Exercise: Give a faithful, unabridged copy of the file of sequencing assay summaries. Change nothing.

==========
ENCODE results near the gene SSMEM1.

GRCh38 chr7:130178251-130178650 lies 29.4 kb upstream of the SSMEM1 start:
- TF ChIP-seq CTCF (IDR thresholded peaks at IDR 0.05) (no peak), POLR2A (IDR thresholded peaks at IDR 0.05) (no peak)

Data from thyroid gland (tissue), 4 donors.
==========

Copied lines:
ENCODE results near the gene SSMEM1.

GRCh38 chr7:130178251-130178650 lies 29.4 kb upstream of the SSMEM1 start:
- TF ChIP-seq CTCF (IDR thresholded peaks at IDR 0.05) (no peak), POLR2A (IDR thresholded peaks at IDR 0.05) (no peak)

Data from thyroid gland (tissue), 4 donors.